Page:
“This is unusual,” Hekemian said, commenting on market trends. But he believes the confluence of the nearby Shoppes, haute design, a resort lifestyle feel with an integration of luxury amenities and nearby retail and restaurants is the draw for apartment seekers.
The two residential buildings along with the office complex have tenant commitments from Fleming’s Steakhouse, Paris Baguette, Glosslab, Rumble Boxing and Naya Mezze & Grill.
The four-story apartment buildings at 100 Market and 300 Market have units ranging from nearly 700 square feet to 1,500 square feet of light-filled space with large windows, 11-foot ceilings, hardwood floors, Kohler and Moen bath fixtures and private balconies and patios. Kitchens include gas ranges, stainless steel appliances and Ceaserstone countertops. Apartments include walk-in closets and washers and dryers.
The buildings feel like city-cool with a large lobby, an inner courtyard with an outdoor swimming pool, a reflection terrace with gardens, grilling stations, cozy conversation hubs with lush furniture and bar seating, lounge chairs and a fire pit. Inside there is a lobby coffee bar, a spa with a hot tub, a cold plunge, a sauna and steam room, a fitness center and spin room and a yoga studio.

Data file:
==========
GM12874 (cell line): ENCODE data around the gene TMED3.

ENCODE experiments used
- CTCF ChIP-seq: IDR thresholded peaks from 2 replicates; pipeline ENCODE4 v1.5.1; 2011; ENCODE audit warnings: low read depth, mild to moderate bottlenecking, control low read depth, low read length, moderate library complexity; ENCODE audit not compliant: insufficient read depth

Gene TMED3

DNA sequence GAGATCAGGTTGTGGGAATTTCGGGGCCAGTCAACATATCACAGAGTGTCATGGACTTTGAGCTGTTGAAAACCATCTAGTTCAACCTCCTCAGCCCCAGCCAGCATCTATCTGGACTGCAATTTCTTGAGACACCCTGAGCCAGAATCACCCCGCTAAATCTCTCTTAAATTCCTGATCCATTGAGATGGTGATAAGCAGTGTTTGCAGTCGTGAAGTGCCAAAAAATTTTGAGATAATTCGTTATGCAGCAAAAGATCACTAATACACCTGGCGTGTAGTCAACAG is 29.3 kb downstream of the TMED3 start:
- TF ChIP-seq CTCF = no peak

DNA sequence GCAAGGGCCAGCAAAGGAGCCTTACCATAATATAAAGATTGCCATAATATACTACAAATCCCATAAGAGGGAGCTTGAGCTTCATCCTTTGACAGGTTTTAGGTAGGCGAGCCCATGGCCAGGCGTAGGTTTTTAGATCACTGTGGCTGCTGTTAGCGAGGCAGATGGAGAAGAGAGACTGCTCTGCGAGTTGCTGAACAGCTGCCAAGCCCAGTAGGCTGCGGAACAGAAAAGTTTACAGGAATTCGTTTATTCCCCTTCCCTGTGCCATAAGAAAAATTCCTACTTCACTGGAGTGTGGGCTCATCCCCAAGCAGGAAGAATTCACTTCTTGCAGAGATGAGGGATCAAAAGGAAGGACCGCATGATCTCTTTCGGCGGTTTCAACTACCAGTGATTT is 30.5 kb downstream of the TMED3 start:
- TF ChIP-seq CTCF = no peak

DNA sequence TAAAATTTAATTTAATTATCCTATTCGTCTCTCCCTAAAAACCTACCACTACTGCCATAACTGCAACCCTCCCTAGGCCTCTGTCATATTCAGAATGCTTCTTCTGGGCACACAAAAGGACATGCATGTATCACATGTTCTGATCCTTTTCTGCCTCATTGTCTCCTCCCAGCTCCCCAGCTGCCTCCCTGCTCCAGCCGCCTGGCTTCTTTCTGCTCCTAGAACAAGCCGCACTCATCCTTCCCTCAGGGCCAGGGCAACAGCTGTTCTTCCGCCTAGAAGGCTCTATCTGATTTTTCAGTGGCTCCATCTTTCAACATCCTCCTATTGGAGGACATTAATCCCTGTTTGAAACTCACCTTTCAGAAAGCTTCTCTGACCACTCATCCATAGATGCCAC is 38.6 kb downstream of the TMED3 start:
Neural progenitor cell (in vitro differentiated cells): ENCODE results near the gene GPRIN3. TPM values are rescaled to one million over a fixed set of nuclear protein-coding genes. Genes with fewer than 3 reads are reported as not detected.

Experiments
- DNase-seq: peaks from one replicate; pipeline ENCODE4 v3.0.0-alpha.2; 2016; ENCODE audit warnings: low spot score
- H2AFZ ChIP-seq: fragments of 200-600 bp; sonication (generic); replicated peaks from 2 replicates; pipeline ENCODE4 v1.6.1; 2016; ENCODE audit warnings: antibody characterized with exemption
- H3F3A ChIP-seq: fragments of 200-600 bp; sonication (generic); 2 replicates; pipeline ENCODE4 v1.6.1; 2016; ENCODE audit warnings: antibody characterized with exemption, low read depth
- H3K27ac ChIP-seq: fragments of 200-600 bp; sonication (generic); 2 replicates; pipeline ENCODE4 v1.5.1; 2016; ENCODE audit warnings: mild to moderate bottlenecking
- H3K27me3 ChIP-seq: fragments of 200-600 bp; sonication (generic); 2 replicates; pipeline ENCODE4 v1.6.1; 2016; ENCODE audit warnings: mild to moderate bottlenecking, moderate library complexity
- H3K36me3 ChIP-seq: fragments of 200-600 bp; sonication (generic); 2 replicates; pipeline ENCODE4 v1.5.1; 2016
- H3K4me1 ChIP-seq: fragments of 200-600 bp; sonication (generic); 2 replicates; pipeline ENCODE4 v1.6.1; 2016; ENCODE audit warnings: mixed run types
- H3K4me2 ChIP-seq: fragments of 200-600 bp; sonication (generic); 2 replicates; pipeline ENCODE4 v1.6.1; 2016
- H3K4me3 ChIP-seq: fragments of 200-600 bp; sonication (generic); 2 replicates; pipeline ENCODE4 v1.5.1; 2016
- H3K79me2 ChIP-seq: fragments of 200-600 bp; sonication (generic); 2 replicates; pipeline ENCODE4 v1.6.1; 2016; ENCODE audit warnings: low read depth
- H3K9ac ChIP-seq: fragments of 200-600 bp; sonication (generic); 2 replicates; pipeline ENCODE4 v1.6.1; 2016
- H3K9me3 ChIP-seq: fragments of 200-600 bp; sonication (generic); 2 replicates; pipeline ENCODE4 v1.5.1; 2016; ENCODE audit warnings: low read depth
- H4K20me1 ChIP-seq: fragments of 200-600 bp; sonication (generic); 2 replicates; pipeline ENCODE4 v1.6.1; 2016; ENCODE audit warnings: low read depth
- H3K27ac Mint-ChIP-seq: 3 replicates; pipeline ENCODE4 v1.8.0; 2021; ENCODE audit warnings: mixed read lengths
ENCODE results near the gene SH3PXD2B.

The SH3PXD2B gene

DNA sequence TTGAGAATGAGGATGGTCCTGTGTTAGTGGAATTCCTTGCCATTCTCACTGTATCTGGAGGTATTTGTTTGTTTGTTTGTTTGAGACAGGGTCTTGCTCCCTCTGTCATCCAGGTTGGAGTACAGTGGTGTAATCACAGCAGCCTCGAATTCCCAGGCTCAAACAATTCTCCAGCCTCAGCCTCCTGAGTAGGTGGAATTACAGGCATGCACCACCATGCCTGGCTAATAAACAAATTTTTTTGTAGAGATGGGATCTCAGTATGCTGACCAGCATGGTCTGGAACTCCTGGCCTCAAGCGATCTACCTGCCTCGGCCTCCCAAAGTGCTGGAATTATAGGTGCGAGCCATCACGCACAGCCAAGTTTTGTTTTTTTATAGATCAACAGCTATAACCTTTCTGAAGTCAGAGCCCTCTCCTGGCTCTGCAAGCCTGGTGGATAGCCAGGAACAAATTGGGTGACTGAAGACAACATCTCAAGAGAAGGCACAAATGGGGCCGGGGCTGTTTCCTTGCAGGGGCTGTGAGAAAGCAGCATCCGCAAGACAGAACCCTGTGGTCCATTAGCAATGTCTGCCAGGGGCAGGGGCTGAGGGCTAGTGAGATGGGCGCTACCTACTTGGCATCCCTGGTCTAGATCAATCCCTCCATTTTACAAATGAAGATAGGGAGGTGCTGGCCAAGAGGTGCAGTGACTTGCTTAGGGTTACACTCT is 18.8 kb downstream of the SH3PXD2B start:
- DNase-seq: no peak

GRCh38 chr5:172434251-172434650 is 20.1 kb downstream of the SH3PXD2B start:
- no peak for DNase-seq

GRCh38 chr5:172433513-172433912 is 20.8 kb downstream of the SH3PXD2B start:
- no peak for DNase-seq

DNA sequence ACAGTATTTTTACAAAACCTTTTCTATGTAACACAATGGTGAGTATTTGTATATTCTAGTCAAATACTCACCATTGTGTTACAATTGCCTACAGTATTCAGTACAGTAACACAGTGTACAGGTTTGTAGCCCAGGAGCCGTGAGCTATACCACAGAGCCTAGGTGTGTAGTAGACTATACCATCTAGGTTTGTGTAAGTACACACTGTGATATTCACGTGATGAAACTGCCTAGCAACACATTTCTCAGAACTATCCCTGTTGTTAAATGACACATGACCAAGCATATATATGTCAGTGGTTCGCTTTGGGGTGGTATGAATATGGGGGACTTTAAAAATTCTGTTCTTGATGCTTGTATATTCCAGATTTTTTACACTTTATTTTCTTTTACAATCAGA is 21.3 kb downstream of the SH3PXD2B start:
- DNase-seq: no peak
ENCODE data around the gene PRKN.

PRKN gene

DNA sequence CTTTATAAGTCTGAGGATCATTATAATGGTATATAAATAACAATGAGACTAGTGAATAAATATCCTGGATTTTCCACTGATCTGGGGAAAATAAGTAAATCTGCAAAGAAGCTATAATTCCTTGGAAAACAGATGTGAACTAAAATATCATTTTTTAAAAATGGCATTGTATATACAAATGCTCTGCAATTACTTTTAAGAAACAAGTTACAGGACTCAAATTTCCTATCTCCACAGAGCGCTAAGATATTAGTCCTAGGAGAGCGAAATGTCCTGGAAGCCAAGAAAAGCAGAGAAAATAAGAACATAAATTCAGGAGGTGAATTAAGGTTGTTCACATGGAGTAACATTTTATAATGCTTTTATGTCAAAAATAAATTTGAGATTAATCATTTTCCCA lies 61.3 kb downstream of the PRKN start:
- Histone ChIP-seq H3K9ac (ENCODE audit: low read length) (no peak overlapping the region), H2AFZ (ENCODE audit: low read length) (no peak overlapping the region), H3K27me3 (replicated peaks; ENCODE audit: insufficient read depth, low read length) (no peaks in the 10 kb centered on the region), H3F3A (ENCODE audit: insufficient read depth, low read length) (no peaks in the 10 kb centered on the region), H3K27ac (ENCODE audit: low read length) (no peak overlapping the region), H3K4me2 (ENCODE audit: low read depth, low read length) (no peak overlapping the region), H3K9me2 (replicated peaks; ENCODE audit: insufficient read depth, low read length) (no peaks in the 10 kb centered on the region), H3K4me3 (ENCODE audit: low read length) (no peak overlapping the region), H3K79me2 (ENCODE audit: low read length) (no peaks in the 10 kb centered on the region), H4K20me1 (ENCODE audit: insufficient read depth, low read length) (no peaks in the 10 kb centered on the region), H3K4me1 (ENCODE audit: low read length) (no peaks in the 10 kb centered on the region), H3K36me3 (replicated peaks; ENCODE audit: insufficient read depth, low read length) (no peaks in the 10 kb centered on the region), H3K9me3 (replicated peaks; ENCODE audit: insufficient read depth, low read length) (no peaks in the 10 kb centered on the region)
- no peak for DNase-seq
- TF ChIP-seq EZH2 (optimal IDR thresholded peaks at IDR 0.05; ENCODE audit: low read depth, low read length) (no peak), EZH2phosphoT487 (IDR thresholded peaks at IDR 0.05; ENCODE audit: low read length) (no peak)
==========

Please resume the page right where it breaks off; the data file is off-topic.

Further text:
The apartments have keyless entry, and the pet-friendly buildings offer a pet spa and dog run. There are EV charging stations and a co-working space for residents only.
“The extraordinary pace of leasing activity certainly validates that The District is truly something special,” Hekemian said.
Tina Traster is a freelance writer and the editor of Rockland County Business Journal. She is also a former business writer for Crain’s New York Business, real estate writer for the New York Post and staffer at the Bergen Record.